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Spotlight on New Electronic Resources at IU Libraries

Lists of newly acquired digital content since 2018 and more information about select resources


Circular sent to Mass Observation Project subjects

Mass Observation Project, 1981-2009

"I was at work in my department store on Sept 11 & went for my tea break just as the first incredible pictures were coming through on a newsflash. It was one of those rare occasions when the hairs on the back of your neck stand on end. This is war--I thought--& I'm watching people die--people just like me, part of the 'civilised' western world--& on such a beautiful morning" [B1215's response to 2001 Special directive].

Researchers often want to know what "everyday people" think or thought. It is easy enough to find George W. Bush's response to the attacks on 9/11. You can look through newspapers (of which, the IU Libraries have many) or examine government documents to find out what other public figures said or wrote. But what about people who weren't in the news? What about the sort of detailed responses like the one from "B1215" above?

Mass Observation began in the UK in 1937 as an attempt to understand what people know and how they felt about the abdication of King Edward VIII. Researchers gathered many types of information, including overheard conversations, diary entries (voluntarily submitted), and responses to questionnaires ("directives") that asked people about their lives, experiences, and perspectives. The initial Mass Observation Project continued until the mid-1950s (though some material kept coming in for years to come) and is included in the Adam Matthew Digital database Mass Observation Online. The project of collecting responses to directives was relaunched in 1981 and the collection linked here covers the time period from 1981 to 2009. Aside from asking for thoughts about 9/11, directives asked about many other current events (e.g. AIDS, the Gulf wars, Princess Diana's death, etc.) and everything from Christmas cards to ideas about gender roles to death and bereavement. They also periodically looked inward and asked for thoughts about being part of a massive research study.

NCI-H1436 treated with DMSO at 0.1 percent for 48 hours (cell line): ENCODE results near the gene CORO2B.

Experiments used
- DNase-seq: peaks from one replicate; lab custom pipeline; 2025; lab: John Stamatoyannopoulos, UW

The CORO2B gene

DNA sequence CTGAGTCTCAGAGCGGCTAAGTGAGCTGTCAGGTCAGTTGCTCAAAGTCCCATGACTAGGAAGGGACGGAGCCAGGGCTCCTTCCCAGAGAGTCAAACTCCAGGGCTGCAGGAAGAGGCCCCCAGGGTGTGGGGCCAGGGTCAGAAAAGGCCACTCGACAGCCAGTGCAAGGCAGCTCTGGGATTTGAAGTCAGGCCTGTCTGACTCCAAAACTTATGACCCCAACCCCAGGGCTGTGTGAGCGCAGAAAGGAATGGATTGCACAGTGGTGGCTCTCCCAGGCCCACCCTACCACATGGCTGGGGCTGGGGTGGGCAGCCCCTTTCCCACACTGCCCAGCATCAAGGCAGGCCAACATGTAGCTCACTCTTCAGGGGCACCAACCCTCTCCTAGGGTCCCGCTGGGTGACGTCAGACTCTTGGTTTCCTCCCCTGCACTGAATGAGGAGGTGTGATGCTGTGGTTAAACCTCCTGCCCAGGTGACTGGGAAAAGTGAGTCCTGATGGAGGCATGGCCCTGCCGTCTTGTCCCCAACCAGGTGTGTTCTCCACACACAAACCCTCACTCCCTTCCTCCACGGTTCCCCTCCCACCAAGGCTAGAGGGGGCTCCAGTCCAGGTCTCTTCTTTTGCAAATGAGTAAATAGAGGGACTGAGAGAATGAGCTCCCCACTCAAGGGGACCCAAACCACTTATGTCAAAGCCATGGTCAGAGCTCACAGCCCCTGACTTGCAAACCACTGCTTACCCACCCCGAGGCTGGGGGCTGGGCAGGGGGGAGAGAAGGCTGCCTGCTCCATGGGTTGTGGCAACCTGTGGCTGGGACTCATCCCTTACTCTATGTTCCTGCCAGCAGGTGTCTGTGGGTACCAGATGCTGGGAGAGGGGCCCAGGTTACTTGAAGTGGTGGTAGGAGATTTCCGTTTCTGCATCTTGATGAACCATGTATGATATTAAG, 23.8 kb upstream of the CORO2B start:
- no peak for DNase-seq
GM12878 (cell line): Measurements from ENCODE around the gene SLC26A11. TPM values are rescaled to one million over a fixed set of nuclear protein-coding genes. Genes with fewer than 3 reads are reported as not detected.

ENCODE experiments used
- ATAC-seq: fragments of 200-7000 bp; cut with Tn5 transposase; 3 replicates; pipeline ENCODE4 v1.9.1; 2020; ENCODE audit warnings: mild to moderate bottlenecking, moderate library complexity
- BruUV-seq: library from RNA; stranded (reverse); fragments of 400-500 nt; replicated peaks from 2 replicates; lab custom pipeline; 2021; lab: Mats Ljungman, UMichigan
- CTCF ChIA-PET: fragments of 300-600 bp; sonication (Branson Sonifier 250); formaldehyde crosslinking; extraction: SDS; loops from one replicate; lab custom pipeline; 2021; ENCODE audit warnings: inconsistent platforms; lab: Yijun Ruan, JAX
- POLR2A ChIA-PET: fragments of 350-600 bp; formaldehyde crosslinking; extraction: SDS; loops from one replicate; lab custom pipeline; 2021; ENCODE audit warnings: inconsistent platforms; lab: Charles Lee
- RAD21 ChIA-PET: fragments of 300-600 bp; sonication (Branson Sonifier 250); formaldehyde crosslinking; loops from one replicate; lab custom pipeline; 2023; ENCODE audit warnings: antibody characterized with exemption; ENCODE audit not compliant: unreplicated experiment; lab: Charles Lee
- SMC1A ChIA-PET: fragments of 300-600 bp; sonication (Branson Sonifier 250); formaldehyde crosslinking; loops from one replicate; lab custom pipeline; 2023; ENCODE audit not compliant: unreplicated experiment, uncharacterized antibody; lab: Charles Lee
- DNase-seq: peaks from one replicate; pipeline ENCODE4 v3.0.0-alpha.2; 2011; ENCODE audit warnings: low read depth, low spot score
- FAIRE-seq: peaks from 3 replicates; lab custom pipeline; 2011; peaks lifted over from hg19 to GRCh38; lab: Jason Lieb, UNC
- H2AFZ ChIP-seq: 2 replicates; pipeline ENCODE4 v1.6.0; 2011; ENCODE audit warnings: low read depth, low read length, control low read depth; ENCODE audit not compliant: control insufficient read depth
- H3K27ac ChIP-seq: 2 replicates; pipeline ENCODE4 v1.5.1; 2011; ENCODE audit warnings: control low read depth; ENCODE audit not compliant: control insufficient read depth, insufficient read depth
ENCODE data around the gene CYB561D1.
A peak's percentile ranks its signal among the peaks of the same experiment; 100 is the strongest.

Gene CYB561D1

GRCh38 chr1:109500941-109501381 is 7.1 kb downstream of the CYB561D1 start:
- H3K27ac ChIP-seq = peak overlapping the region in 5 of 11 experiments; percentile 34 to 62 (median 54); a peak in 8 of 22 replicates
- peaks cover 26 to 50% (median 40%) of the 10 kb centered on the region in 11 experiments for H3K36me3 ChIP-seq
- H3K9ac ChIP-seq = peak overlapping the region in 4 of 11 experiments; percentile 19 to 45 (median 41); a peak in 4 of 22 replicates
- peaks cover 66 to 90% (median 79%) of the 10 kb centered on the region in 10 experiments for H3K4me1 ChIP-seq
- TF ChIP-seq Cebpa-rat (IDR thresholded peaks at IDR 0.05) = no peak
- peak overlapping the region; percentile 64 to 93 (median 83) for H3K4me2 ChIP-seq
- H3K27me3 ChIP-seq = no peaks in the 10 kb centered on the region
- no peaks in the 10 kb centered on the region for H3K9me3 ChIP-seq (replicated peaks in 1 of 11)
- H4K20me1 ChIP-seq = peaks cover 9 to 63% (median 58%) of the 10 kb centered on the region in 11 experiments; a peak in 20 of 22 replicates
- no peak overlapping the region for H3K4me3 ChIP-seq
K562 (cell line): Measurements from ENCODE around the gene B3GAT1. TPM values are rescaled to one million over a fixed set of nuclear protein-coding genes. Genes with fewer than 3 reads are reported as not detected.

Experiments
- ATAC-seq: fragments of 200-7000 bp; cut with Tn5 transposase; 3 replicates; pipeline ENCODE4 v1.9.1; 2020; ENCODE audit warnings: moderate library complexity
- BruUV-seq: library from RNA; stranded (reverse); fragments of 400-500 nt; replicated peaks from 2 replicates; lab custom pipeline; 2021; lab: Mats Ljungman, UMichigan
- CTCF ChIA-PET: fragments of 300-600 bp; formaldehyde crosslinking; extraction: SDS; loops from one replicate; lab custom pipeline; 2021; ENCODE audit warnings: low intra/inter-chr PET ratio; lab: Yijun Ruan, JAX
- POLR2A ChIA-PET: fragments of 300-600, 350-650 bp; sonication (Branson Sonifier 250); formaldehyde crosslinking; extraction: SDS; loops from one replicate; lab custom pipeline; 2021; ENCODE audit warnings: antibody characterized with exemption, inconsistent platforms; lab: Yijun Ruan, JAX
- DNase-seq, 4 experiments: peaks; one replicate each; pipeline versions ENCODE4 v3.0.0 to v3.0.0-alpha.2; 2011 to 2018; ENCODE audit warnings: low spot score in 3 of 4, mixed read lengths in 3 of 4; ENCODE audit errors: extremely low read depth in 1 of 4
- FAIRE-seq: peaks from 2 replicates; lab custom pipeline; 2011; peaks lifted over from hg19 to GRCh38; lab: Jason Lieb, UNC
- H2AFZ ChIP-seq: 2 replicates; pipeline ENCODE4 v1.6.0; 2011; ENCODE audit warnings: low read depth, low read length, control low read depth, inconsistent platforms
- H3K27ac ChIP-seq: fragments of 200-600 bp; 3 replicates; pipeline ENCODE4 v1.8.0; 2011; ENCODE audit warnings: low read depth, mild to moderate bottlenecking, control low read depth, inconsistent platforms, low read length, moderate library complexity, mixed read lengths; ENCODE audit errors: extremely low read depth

The richness of the archive is incalculable. Although the respondents' [called "observers"] identities are kept hidden, their observer codes remained constant, so researchers can track submissions over time. Additional information about the observers, including their sex, decade of birth, region, employment, etc., helps researchers investigate distinctions between identity groups. Researchers must, however, also be aware of the archive's limitations. Observers volunteered to participate, inevitably leading to an oversampling of people with sufficient time and interest. Other limitations stem from contemporary forms of bigotry and self-preservation. LGBTQ+ observers, for instance, may have been reluctant to disclose their living situation or relationship status, particularly in the earlier years of the project, on the biographical information questionnaire. Nevertheless, the archive has been the source of countless extraordinary studies of British life, culture, and society.

More information about the project can be found at the Mass Observation website.

[image: "2001 Special directive: Events of 11 September; diary of reactions, and Autumn 2001 after 11 September," Mass Observation Project, 1981-2009,]


Winter 2021/2022 A-Z List

New databases:
Expanded access to previously owned databases: